Green energy firm Gaelectric for sale as Chinese investors withdraw

China General Nuclear European Energy had been in talks over 50% stake in the Irish firm

Gaelectric wind farm at Roosky, Co Roscommon. Photograph: Keith Arkins

Gaelectric wind farm at Roosky, Co Roscommon. Photograph: Keith Arkins

 

Green energy developer Gaelectric is up for sale after talks with a possible investor ended in recent days.

China General Nuclear European Energy (CGNEE) had been in negotiations to take a possible 50 per cent stake in Gaelectric after buying wind farms worth an estimated €400 million from the Irish company last year.

However, the Chinese state-owned giant told Gaelectric at the beginning of the month that it was no longer willing to continue those talks, citing market risk and planning constraints.

Gaelectric has hired accountants and business consultants KPMG to oversee a sale of the group’s businesses in a bid to realise value for its existing 60 or so shareholders. The company told staff of the plan on Tuesday.

The businesses, for which KPMG is seeking bidders, are two operating wind farms with the capacity to produce 18 mega watts (MW) of electricity, enough energy for about 10,000 homes; a further group of windfarms at various stages of planning that will generate 60 MW of electricity when they are completed; solar power plants at various points of development that will produce 80 MW of electricity; and an asset management business and an electricity trading arm.

Gaelectric has streamlined its management and board as a result. Chief executive Eamonn McGrath, who owns 22 per cent of the group, is stepping aside in favour of Michael O’Sullivan, its head of corporate finance.

The increasing number of big names such as General Electric entering the industry means that smaller operators do not have the balance sheets to compete.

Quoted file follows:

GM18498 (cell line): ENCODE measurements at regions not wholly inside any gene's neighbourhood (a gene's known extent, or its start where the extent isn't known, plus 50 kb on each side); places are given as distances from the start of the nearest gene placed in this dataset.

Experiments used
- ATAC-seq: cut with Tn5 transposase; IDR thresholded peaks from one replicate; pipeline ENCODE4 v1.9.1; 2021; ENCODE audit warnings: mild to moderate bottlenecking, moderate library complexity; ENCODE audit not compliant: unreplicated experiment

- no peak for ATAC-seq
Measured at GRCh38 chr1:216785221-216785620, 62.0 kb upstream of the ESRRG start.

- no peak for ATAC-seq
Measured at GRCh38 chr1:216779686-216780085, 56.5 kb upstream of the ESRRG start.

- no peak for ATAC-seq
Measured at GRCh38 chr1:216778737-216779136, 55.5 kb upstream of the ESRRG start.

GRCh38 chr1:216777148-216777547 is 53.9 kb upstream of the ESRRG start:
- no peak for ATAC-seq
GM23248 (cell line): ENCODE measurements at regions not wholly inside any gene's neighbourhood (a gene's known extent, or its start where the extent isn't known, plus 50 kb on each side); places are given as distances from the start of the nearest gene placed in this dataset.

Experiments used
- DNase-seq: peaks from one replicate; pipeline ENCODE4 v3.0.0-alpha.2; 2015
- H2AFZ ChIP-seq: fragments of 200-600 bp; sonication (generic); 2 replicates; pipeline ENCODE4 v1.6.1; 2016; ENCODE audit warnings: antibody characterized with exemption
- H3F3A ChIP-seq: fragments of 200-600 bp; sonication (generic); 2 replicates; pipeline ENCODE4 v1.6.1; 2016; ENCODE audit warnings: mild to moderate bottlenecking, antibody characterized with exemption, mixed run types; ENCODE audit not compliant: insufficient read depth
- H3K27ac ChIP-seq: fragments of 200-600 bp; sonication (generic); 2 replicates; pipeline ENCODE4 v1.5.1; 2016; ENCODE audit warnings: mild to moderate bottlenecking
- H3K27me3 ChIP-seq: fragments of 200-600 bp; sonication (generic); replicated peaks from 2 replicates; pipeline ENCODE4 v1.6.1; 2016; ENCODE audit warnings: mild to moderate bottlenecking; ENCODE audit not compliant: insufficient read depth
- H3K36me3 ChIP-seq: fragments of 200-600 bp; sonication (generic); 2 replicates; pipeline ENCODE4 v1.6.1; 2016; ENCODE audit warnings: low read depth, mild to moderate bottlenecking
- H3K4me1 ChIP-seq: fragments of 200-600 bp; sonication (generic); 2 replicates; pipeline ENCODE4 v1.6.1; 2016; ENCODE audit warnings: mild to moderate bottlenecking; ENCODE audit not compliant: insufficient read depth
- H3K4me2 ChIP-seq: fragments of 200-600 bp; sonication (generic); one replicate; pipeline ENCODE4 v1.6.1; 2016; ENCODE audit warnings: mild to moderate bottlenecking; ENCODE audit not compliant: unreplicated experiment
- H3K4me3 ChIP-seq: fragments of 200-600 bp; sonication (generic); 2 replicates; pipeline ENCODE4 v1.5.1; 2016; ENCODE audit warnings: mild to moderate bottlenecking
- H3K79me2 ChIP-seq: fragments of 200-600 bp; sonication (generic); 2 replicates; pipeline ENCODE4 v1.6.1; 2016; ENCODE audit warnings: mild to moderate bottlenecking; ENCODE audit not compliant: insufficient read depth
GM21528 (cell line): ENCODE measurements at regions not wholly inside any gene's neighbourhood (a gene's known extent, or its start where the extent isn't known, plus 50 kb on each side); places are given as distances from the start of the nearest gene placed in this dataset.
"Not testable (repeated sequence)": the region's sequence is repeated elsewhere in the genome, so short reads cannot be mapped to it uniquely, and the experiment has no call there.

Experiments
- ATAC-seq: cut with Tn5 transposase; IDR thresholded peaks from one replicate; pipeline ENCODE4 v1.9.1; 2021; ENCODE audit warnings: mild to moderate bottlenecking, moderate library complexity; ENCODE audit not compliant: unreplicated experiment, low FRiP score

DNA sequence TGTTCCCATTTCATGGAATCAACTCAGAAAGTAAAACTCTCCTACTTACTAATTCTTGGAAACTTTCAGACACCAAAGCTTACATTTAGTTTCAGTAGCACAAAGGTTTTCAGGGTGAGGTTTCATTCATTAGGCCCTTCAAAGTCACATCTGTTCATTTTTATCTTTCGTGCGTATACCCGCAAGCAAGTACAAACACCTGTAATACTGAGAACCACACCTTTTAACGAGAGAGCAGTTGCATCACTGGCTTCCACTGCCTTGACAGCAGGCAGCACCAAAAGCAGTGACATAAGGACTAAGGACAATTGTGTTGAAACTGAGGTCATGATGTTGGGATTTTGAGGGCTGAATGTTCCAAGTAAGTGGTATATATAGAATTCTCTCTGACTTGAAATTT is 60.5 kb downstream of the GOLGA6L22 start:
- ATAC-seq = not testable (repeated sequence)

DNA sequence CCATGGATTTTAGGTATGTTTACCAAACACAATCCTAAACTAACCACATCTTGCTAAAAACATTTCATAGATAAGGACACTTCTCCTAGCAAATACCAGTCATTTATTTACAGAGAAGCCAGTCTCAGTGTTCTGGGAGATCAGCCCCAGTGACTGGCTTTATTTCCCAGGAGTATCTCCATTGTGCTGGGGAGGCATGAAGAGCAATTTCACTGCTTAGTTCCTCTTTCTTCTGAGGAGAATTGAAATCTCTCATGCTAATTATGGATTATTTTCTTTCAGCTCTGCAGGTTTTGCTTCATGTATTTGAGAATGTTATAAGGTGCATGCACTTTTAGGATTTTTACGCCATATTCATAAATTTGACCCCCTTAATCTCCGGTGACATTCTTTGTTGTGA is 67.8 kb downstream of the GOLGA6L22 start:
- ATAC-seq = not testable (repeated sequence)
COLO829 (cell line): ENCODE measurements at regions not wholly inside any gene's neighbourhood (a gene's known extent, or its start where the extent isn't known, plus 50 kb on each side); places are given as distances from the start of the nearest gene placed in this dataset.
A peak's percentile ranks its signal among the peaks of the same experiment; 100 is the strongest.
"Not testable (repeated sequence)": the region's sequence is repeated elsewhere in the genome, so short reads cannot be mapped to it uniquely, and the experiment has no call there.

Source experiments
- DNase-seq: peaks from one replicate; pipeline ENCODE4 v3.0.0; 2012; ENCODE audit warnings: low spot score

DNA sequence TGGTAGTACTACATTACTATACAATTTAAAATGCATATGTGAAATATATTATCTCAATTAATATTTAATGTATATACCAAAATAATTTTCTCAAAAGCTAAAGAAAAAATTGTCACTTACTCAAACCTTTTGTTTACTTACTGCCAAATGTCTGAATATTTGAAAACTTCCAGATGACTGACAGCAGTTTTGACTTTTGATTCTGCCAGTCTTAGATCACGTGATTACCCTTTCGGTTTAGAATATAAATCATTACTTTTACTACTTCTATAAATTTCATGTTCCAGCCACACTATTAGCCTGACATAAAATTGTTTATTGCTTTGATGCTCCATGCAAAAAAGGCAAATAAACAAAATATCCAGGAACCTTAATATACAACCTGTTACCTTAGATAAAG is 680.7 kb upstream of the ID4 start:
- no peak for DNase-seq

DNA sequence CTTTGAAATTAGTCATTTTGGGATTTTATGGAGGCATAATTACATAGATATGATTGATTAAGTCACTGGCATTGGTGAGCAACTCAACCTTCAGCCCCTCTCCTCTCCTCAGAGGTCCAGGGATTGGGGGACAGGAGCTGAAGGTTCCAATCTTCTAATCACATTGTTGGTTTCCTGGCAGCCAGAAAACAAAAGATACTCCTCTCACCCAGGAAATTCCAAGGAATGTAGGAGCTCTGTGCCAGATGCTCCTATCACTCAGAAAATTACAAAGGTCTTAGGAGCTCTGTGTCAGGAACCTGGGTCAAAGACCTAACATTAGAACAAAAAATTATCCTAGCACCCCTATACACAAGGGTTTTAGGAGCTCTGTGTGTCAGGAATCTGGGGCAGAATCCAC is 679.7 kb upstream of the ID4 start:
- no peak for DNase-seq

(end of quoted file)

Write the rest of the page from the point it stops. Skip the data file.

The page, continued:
Divestment programme

Following a review by KPMG, Gaelectric’s board decided a sale was the best way to realise value for shareholders.

KPMG partner Mike Hayes, who is well known in the renewable electricity industry, is managing the sale.

It is understood that potential buyers for at least some elements of the business have been in touch with him since he began the process earlier this week.

A spokesman for Gaelectric confirmed on Tuesday that it was working with KPMG on a divestment programme “aimed at maximising the surplus for shareholders”.

Given the spread of businesses, it is thought that Gaelectric’s different divisions could be sold to a number of different buyers rather than just one.

The process could take up to a year to complete. All elements of the group are solvent and Gaelectric’s management is keen not to rush any sale in order to get the best deal. It is also hoped that its 74 workers will keep their jobs.

CGNEE backed away from the deal after the Department of Communication, Climate Action and Environment published proposals to support renewable energy that the industry described as “underwhelming”.

The consultation document was meant to outline how the sector would meet the Republic’s commitments agreements to cut greenhouse gas emissions. However, many in the sector argued that it fell short on this front.

It is understood that the Chinese giant expected the Government to signal a greater level of support for the industry in the consultation process and decided to end talks with Gaelectric when this did not materialise.

CGNEE is the European arm of China General Nuclear Power, a Chinese State-owned energy business that operates and builds nuclear power plants.

The group is expanding into areas such as wind and solar. It is worth about €1.3 billion.